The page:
By Chima Christian
The Executive Governor of Anambra State, Prof. Charles Chukwuma Soludo, today, Thursday, November 10, 2022, presented the 2023 draft budget to the Anambra State House of Assembly.
He termed it a “Budget of Acceleration.” The total budget size is N260 billion, up from the revised 2022 budget of N170 billion.
Capital expenditure is expected to gulp N164.2 billion representing 63.2% of the total budget size while recurrent expenditure is at N95.5 billion representing 36.8% of the total budget size.
The deficit is pegged at N13 billion, and this is where it gets interesting.
Earlier in the year, Soludo obtained the approval to borrow N100 billion. Providing more details, the Commissioner for Budget, Economic Planning and Development Partners, Ms Chiamaka Nnake said N42 billion out of the N100 billion will be deployed in the 2022 fiscal window while the balance of N58 billion will be used to partly finance the 2023 budget.
Agreeing with her while giving updates on the status of the N100 billion loan today, Gov. Soludo told the Anambra State House of Assembly that he will roll over part of the N100 billion loan to fund the 2023 budget.
His exact words: “Mr. Speaker, this House approved for us to borrow N100 billion to part-finance the revised 2022 budget. So far we have not borrowed a kobo. We have however applied for N90 billion out of the approved N100 billion, and when it comes (we expect so in a few weeks’ time), we plan to roll it over as part of the 2023 financing.”
If the government sticks to its earlier plan, it will roll over N58 billion Naira to bridge the 2023 budget deficit. However, if the government adjusts that figure because of the delay in obtaining the loan and seeing that there are only less than two months to the end of the 2022 fiscal year, the government is expected to roll over more than N58 billion.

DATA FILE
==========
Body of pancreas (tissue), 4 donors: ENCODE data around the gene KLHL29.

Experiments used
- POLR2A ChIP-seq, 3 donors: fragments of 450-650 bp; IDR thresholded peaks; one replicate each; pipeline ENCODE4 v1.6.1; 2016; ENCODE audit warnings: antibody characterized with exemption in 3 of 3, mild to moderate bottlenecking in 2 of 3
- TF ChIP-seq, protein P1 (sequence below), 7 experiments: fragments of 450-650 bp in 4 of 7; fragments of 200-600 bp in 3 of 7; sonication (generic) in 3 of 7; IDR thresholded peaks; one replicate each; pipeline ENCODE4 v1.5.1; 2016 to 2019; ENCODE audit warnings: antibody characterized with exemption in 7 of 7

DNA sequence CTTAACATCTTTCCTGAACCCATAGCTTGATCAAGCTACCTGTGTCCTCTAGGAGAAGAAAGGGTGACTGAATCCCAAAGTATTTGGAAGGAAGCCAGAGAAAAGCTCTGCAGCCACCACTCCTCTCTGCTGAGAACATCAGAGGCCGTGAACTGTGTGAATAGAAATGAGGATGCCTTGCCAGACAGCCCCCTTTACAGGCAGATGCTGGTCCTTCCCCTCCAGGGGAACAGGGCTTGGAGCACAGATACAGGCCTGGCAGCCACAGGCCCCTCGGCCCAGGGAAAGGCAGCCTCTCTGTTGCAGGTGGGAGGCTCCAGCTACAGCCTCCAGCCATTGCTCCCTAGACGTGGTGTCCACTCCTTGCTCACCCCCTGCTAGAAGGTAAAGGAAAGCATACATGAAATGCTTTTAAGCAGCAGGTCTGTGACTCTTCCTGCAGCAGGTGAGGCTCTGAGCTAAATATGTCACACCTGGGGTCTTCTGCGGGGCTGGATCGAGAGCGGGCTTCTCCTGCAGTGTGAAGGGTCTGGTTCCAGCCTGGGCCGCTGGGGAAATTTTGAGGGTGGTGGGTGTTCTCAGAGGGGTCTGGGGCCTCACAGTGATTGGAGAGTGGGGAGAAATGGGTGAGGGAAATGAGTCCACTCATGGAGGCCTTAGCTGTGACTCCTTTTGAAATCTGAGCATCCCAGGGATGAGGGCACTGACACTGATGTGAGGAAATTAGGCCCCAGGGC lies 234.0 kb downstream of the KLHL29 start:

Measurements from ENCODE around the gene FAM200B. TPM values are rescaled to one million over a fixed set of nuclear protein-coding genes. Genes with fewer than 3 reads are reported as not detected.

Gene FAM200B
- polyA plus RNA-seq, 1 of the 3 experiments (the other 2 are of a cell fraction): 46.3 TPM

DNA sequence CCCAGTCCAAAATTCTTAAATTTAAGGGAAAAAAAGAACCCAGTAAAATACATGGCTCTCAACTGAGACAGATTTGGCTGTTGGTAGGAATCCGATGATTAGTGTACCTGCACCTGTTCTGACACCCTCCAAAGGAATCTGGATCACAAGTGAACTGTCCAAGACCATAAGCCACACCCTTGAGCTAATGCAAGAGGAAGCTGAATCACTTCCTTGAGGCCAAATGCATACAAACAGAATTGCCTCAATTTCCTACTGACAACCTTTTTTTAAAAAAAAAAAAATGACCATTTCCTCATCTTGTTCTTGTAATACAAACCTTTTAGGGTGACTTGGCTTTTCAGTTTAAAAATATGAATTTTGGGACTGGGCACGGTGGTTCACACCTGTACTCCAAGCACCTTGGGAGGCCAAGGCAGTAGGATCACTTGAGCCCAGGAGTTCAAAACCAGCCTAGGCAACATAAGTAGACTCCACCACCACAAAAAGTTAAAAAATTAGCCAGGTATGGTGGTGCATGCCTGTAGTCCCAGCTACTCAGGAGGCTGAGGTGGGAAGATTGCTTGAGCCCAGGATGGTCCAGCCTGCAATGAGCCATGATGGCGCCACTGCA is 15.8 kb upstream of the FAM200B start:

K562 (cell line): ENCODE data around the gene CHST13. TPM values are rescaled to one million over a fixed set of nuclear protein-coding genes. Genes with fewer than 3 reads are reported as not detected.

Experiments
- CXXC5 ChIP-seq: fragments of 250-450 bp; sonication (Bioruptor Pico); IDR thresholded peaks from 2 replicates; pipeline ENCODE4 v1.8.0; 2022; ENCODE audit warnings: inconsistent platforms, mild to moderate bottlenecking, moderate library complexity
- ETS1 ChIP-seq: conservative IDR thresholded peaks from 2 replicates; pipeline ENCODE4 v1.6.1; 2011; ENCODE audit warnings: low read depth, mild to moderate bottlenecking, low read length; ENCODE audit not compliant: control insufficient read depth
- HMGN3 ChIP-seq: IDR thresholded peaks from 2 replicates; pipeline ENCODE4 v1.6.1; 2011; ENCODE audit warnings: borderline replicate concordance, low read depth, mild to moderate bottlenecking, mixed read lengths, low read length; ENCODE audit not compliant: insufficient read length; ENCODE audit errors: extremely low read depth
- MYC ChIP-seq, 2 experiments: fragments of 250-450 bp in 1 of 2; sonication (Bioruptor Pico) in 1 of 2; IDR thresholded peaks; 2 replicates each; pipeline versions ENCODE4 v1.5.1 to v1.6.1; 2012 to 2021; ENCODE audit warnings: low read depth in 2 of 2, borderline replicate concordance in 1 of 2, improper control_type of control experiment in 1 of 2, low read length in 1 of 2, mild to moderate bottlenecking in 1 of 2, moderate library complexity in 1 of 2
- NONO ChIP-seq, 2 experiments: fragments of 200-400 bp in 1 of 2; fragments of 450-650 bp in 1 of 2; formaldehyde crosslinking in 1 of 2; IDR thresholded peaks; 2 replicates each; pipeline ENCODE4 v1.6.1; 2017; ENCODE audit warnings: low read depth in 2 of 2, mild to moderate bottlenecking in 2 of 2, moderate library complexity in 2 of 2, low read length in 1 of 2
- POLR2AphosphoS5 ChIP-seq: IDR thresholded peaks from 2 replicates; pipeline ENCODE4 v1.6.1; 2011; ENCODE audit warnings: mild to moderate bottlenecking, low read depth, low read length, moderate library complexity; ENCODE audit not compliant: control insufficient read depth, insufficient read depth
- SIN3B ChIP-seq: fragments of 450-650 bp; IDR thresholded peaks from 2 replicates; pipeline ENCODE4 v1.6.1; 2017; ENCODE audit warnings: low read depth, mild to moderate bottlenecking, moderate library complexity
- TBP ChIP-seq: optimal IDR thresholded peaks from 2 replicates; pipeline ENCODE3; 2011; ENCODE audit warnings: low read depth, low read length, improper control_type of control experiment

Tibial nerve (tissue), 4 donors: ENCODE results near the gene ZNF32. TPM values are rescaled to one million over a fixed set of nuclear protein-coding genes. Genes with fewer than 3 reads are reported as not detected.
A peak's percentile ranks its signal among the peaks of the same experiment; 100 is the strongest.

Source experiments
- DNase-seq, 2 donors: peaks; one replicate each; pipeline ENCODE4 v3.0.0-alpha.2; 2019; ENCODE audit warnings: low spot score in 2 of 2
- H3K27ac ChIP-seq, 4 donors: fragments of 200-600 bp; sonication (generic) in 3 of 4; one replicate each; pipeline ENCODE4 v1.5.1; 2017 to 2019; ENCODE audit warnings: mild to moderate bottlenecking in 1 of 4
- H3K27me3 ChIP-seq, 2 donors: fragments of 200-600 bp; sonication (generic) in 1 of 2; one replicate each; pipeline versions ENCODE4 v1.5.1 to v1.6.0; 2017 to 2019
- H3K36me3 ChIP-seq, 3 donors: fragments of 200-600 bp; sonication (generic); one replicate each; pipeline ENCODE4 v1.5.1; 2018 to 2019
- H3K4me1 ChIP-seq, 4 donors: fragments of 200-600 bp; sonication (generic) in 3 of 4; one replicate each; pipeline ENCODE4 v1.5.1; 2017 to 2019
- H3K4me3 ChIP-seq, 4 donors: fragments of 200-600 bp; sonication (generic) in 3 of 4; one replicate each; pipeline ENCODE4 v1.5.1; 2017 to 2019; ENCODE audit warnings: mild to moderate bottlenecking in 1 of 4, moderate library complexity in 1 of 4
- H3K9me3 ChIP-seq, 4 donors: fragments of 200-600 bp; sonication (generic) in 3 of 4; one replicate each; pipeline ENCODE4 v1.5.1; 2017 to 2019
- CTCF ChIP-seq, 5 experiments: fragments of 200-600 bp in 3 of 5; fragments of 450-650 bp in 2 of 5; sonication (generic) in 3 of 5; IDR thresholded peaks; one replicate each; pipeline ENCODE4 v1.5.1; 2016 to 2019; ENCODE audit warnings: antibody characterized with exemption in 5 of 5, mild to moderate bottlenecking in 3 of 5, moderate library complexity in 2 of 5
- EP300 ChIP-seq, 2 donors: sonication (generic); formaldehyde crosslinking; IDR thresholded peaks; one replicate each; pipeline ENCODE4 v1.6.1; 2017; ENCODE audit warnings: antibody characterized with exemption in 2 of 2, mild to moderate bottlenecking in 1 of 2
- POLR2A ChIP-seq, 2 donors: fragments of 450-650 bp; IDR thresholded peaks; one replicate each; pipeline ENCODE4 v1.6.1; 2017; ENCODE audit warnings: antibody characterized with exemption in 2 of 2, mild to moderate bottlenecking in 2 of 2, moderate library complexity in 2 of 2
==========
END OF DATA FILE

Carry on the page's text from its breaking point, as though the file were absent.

With this, the government is right, yet dancing around numbers when it says in the 12th paragraph of the first reading of the budget that the 2023 budget deficit is only 13 billion Naira. I’ve been told by an accountant that it is technically right to file a 2022 debt as revenue in 2023.
On the surface, it seems all cool that the 2023 deficit is N13 billion representing only 5% of the budget size. If we are to remove all accounting niceties and file all loan components of the 2023 proposed budget as deficits, then the deficit should be hovering around N71 billion.
By relying solely on accounting semantics, the government has significantly played down its reliance on borrowings to fund its ideas. While borrowing in itself is not bad, putting Anambra’s debt profile in a proper context paints a truer picture of the situation.
Anambra’s domestic debt profile as of June 30, 2022, is N72 billion. So if it took Willie Obiano eight years to acquire a domestic debt of N72 billion, all it is taking Soludo is 8 months to shoot that up to N162 billion.
Moreso, it is probable, given the 2023 estimates, that the government is planning an additional loan of N13 billion when it exhausts the approved N100 billion loan next year.
Although Soludo’s reliance on debts is a clear departure from the fiscal norms instituted in Anambra by Gov. Peter Obi, the state’s debt profile is very much within a healthy zone. Efforts must however be made to track the sharp and continuing increase in the state’s debt profile. Additionally, citizens should get interested in tracking the utilisation of the loan to ensure that the tax-paying public gets maximum value for the money that is borrowed in their name.
More to come as we look into the state’s medium-term expenditure framework and sectoral analysis of the proposed budget in the coming days and weeks.
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